In 1529 Martin Luther published two separate catechisms which appeared in both Latin- and German-language editions: Der Grosse Katechismus, or the Large Catechism intended for pastors and preachers, and Der Kleine Katechismus, or the Small Catechism for students and others beginning their religious education. Both of these pedagogical works provided easily accessible instructional and devotional material on the Ten Commandments, the Apostles Creed, the Lord's Prayer, baptism, and the Lord's Supper.  Luther had previously remarked on the need for a “plain and simple, fair and square catechism” and specifically noted that the Decalogue, the Creed, and the Lords Prayer “plainly and briefly contain exactly everything that a Christian needs to know.”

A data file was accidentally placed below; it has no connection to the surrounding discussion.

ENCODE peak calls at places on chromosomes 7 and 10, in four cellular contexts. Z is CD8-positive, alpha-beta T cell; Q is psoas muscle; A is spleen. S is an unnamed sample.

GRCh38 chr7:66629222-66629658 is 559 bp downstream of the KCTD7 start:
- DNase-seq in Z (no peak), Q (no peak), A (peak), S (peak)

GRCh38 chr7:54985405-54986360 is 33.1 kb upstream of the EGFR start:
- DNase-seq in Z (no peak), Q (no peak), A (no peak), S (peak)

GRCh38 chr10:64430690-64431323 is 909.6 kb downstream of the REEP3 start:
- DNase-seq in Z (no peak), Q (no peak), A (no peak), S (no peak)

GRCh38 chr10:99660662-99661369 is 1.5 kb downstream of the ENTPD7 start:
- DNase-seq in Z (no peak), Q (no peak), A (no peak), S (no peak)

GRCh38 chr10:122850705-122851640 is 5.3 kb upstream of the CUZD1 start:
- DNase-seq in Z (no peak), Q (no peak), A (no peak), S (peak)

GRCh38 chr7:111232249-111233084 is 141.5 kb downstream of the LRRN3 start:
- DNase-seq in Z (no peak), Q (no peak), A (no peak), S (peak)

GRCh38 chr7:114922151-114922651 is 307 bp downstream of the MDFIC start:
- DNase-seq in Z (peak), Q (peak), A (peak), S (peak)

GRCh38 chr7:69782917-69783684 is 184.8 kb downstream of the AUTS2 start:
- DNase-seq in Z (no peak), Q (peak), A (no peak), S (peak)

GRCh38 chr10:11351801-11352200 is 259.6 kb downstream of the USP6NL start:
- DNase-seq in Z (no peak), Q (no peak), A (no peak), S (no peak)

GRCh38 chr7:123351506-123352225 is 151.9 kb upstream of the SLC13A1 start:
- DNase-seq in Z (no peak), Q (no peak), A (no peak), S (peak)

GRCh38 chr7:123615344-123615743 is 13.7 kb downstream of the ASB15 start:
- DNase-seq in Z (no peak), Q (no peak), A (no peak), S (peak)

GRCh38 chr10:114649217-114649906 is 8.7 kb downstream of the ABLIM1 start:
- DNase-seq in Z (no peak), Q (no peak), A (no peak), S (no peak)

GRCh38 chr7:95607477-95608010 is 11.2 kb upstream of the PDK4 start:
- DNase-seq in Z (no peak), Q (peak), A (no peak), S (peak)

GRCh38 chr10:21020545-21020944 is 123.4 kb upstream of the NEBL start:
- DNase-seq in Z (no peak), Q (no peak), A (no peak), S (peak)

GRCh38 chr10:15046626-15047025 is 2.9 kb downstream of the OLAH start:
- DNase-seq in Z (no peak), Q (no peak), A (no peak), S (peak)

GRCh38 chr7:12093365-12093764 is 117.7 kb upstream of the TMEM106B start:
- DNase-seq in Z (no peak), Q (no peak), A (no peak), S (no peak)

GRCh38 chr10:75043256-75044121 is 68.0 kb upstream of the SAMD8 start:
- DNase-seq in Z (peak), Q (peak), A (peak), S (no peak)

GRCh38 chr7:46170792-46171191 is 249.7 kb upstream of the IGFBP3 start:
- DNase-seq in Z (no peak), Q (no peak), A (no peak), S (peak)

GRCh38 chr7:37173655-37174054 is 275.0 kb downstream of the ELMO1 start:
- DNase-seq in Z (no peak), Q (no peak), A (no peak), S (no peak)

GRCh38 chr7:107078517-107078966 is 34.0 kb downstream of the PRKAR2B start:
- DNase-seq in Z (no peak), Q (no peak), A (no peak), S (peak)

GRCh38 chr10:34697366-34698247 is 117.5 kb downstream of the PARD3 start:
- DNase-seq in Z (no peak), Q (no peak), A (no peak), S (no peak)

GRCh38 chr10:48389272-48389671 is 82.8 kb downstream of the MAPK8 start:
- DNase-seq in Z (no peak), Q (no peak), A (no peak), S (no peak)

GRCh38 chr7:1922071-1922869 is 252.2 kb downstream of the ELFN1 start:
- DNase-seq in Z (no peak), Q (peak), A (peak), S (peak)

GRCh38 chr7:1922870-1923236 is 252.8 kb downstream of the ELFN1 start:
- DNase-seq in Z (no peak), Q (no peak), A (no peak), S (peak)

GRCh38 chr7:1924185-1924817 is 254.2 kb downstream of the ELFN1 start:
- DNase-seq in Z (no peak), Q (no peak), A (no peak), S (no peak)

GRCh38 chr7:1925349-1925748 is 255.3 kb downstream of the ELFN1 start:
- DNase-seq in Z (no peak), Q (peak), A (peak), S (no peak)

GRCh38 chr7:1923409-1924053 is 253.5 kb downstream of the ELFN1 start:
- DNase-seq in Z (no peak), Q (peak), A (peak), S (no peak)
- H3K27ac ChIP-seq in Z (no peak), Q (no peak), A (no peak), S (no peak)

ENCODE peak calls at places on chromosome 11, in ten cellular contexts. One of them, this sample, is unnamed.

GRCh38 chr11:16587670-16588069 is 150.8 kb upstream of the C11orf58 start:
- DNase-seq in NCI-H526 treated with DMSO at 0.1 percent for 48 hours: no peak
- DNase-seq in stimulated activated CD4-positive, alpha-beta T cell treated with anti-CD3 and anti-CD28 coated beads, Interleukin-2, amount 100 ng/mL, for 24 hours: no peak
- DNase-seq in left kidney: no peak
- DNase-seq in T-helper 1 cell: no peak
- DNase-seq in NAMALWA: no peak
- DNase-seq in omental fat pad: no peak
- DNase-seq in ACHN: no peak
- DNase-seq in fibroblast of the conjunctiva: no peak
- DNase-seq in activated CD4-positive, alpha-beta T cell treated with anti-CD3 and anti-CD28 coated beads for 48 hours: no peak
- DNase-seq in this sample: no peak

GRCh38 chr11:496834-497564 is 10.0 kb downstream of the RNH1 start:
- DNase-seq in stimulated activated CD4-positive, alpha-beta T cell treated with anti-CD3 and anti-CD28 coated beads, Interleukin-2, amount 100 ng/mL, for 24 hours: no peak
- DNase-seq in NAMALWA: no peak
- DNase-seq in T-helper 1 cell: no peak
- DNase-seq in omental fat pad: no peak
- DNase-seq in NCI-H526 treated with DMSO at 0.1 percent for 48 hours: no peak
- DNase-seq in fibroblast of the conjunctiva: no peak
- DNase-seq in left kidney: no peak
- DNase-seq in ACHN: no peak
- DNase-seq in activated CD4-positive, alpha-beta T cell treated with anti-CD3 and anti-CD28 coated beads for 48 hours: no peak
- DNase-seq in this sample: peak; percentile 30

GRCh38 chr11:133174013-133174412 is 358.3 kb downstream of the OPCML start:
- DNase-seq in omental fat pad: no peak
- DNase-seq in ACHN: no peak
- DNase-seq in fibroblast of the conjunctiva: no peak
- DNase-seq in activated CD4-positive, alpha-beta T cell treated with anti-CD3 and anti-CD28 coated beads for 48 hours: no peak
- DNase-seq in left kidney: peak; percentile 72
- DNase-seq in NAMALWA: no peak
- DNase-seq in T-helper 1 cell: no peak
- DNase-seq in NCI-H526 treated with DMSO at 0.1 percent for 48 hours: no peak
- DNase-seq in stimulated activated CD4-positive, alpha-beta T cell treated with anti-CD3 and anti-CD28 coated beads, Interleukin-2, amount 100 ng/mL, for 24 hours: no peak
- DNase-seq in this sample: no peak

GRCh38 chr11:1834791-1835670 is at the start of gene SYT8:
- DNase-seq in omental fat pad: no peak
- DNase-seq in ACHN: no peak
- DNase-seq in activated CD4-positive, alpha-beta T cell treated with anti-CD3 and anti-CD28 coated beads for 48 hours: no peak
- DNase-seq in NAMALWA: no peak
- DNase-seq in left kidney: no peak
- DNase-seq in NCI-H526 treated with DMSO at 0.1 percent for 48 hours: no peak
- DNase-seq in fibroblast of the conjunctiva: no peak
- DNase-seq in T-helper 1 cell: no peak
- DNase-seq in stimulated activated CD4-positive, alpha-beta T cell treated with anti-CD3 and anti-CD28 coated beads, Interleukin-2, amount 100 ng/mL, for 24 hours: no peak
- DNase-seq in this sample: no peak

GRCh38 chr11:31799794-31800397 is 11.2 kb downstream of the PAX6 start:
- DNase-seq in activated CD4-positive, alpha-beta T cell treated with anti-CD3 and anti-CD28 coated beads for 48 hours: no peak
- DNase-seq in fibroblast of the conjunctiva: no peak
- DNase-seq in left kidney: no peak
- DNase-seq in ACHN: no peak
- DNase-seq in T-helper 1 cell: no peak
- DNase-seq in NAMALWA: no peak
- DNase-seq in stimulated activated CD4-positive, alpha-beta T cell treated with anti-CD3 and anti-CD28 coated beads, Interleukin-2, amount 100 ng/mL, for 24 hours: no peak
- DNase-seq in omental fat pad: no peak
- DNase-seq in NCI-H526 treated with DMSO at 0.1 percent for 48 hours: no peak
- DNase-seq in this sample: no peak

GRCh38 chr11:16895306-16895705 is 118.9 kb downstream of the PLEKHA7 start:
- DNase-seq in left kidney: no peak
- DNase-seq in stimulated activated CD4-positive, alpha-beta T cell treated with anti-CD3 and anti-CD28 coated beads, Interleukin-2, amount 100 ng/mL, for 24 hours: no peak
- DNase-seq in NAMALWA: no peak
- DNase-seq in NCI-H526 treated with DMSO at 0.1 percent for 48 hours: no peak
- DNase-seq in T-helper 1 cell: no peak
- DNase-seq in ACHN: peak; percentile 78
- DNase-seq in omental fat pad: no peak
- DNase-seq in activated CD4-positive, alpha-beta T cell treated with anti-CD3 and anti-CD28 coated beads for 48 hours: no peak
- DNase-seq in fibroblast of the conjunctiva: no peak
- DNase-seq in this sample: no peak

Conceived as an important tool for teaching, learning, and understanding Christian doctrine, Luther perceived catechisms as texts for youth and adults to read and consult on a continuing basis. In the introduction to the Large Catechism, he described his personal experience: “I am also a doctor and preacher, as learned and experienced as all those may be who have such presumption and security. Yet I do as a child who is being taught the Catechism, and every morning, and whenever I have time, I read and say, word for word, the Ten Commandments, the Creed, the Lords Prayer, the Psalms, etc. And I must still read and study daily, and yet I cannot master it as I wish, but must remain a child and pupil of the Catechism, and am glad so to remain.”